Sleep Disorders in Cancer Patients
Key Points for This Section
- Sleep disorders are more common in people with cancer.
- Tumors may cause sleep problems.
- Certain drugs or treatments may affect sleep.
- Being in the hospital may make it harder to sleep.
- Stress caused by learning the cancer diagnosis often causes sleeping problems.
- Other health problems not related to cancer may cause a sleep disorder.
While sleep disorders affect a small number of healthy people, as many as half of patients with cancer have problems sleeping. The sleep disorders most likely to affect patients with cancer are insomnia and an abnormal sleep-wake cycle.
There are many reasons a cancer patient may have trouble sleeping, including:
- Physical changes caused by the cancer or surgery.
- Side effects of drugs or other treatments.
- Being in the hospital.
- Stress about having cancer.
- Health problems not related to the cancer.
For patients with tumors, the tumor may cause the following problems that make it hard to sleep:
- Pressure from the tumor on nearby areas of the body.
- Gastrointestinal problems (nausea, constipation, diarrhea, being unable to control your bowels).
- Bladder problems (irritation, being unable to control urine flow).
- Trouble breathing.
- Feeling very tired.
Common cancer treatments and drugs can affect normal sleep patterns. How well a cancer patient sleeps may be affected by:
- Hormone therapy.
- Sedatives and tranquilizers.
Long-term use of certain drugs may cause insomnia. Stopping or decreasing the use of certain drugs can also affect normal sleep. Other side effects of drugs and treatments that may affect the sleep-wake cycle include the following:
- Pain. (See the PDQ summary on Pain for more information.)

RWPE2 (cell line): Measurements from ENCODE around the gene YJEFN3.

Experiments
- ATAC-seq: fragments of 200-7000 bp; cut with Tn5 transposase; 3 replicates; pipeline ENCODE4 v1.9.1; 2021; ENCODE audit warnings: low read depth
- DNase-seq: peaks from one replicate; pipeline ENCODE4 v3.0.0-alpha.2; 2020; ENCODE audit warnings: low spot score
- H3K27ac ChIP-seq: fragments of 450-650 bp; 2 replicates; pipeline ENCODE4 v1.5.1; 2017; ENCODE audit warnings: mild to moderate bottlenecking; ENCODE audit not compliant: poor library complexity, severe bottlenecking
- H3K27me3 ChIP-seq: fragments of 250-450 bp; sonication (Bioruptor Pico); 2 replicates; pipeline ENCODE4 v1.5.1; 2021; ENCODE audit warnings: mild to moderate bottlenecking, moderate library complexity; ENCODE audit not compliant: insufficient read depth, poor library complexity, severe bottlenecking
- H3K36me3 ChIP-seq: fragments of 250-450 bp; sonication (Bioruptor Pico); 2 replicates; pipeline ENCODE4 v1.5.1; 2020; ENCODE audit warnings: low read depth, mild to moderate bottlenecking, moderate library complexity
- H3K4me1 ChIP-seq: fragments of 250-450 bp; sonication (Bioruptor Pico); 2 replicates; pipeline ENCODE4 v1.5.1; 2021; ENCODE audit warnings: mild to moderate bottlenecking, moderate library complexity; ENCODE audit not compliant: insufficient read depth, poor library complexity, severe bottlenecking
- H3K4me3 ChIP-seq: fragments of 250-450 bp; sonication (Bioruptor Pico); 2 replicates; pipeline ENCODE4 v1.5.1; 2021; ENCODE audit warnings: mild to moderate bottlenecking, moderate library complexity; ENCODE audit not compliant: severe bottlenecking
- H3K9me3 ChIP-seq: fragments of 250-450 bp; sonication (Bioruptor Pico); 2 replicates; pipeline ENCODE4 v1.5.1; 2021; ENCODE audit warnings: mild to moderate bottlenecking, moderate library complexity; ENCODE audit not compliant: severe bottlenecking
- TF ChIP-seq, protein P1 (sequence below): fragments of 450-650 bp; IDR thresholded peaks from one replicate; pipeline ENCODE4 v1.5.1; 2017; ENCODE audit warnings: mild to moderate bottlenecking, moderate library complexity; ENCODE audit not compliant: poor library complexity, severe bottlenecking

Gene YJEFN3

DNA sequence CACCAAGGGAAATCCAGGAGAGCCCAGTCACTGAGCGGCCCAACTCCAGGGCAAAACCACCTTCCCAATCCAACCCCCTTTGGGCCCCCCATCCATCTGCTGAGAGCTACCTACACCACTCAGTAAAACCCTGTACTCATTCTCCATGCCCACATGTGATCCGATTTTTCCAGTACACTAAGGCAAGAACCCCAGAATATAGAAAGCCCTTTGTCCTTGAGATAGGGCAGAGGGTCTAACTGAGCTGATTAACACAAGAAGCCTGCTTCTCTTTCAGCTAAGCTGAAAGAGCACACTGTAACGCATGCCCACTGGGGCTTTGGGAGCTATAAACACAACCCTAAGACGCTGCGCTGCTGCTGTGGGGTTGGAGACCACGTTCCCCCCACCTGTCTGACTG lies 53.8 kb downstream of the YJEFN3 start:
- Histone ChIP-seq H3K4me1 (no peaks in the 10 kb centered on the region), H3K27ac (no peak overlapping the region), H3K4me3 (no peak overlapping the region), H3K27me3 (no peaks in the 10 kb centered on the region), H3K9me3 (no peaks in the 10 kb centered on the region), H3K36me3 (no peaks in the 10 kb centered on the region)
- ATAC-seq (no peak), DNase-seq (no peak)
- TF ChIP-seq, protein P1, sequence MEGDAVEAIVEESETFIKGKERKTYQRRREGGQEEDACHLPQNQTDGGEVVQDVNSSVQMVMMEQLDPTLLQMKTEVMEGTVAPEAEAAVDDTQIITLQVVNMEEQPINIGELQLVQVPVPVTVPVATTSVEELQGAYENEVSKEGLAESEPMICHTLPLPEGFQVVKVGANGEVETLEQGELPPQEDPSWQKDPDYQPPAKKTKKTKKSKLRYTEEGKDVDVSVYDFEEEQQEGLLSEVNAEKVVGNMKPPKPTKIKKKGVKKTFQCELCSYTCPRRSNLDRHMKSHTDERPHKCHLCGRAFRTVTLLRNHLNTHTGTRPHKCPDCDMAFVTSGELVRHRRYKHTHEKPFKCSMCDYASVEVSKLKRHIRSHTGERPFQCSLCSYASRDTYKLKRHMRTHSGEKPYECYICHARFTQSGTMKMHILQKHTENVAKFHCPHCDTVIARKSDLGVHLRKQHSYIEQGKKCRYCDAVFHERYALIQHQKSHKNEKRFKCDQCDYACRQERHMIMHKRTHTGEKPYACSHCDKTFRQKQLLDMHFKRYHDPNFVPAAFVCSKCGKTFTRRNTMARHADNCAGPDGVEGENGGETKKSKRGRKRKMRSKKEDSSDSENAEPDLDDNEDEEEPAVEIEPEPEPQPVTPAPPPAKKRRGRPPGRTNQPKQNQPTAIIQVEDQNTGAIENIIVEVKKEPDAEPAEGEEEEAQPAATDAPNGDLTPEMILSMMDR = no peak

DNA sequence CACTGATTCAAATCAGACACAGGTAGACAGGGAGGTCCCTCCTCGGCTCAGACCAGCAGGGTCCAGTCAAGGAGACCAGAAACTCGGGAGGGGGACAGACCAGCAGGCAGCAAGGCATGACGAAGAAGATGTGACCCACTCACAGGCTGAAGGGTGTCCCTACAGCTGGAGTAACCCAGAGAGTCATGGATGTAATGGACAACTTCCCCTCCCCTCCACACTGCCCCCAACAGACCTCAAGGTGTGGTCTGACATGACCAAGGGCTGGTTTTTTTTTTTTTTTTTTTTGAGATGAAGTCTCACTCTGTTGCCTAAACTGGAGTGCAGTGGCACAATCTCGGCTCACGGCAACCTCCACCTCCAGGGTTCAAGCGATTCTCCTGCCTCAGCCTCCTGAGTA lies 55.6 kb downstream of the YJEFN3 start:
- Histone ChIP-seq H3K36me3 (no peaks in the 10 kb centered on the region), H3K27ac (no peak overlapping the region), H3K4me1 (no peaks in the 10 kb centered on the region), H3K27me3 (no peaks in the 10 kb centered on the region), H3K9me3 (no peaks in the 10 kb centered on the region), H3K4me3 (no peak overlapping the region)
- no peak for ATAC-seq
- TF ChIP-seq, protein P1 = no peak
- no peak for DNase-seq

- Anxiety. (See the PDQ summary on Adjustment to Cancer: Anxiety and Distress for more information.)
- Night sweats or hot flashes. (See the PDQ summary on Hot Flashes and Night Sweats for more information.)
- Gastrointestinal problems such as nausea, constipation, diarrhea, and being unable to control the bowels. (See the PDQ summary on Gastrointestinal Complications for more information.)
- Bladder problems, such as irritation or being unable to control urine.
- Breathing problems.
Getting a normal night’s sleep in the hospital is difficult. The following may affect how well a patient sleeps:
- Hospital environment – Patients may be bothered by an uncomfortable bed, pillow, or room temperature; noise; or sharing a room with a stranger.
- Hospital routine – Sleep may be interrupted when doctors and nurses come in to check on you or give you drugs, other treatments, or exams.
Getting sleep during a hospital stay may also be affected by anxiety and the patient's age.
Stress, anxiety, and depression are common reactions to learning you have cancer, receiving treatments, and being in the hospital. These are common causes of insomnia. (See the PDQ summary on Depression for more information.)